Most importantly, the experts pointed out that the transportation and export of starch, chips, flour or fresh roots does not pose a threat of importing disease through any of these products allaying concerns on domestic and export trade. Countries in the region are urged to proactively communicate the status of the disease and join together to mount a coordinated action against the new virus threat to cassava in the region.

Experience with CMD in Africa and Asia has shown that the biggest source of risk for long distance spread from one region to another is the exchange of cassava cuttings. Infected cuttings can be transported hundreds of kilometers in a single day. The whitefly vectors can also contribute to spread of the disease up to 100 kilometers per year. Needless to say, there should be stringent domestic quarantine measures in place to restrict movement of cuttings from infected districts to other districts. Attention should be made to identify disease-free areas to keep them free of the disease. The commercialization of the cassava industry in Southeast Asia offers opportunities for improving the flow of information to prevent movement of infected planting materials.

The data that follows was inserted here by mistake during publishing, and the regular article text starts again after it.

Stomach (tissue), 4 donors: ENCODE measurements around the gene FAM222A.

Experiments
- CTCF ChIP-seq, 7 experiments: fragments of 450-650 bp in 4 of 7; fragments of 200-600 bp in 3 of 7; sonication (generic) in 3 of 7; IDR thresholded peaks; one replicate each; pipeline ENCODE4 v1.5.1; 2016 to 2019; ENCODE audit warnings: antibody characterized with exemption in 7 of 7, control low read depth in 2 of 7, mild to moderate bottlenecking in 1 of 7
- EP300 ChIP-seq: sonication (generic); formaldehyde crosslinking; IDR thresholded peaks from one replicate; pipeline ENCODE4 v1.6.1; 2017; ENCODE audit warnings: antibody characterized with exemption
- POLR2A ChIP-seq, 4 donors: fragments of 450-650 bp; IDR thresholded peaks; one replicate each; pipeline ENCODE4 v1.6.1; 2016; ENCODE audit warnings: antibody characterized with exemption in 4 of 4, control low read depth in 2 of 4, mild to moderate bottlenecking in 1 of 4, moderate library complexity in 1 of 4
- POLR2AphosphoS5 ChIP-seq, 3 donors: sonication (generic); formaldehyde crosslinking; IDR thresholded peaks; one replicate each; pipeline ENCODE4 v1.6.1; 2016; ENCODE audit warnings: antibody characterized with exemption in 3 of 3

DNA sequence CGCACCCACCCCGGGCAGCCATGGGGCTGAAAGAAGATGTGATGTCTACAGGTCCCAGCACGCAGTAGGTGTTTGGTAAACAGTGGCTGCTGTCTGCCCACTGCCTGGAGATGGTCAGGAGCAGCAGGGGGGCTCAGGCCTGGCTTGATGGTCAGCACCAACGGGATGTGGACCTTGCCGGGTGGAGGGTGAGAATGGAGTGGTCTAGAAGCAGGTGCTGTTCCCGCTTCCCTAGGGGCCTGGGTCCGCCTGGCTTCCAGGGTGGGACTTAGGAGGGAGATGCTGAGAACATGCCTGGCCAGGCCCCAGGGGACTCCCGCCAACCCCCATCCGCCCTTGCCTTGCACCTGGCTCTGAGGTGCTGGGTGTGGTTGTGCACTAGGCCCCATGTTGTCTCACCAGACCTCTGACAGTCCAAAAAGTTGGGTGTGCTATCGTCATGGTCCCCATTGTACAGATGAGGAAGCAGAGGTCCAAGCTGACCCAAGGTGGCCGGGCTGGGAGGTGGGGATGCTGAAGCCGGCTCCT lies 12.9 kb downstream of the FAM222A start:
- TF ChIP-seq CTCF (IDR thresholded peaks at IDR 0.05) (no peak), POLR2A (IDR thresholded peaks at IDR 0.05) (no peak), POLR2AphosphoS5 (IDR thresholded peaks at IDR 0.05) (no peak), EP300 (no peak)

A possible regional plan of action could comprise the following steps:

Short term actions

  • Integrate ongoing surveillance data collected by different research groups working in the region to identify currently affected and immediately threatened areas
  • Mapping variety distribution in areas of high CMD incidence using molecular markers
  • Dissemination of information to extension services and farmers to improve recognition and management of the disease
  • Rapid multiplication and distribution of virus-free cuttings to farmers in affected parts of the region

Mid-term action

  • Importation, testing and multiplication of existing CMD-resistant material in several locations in the region
  • Introduction segregating populations developed by introgression the source of CMD resistant present in African varieties into LAC and SEA improved materials.

Long-term action

  • Introgression of virus resistance genes into varieties that meet the regional needs.

The GCP21 has rallied a range of stakeholders in the Southeast Asian region and is planning a regional workshop, to develop a detailed action plan in collaboration with regional stakeholders to rapidly implement urgently needed interventions to prevent CMD from negatively impacting the vibrant cassava industry in the region.

Founded in 2003, GCP21 is a not-for-profit international alliance of 45 organizations and coordinated by Claude Fauquet and Joe Tohme of the International Center for Tropical Agriculture (CIAT). It aims to fill gaps in cassava research and development to unlock the potential of cassava for food security and wealth creation for poor farmers.

For press interviews, please contact: Claude Fauquet, Director of GCP21, [email protected] or Godwin Atser, Conference Communication Coordinator, [email protected]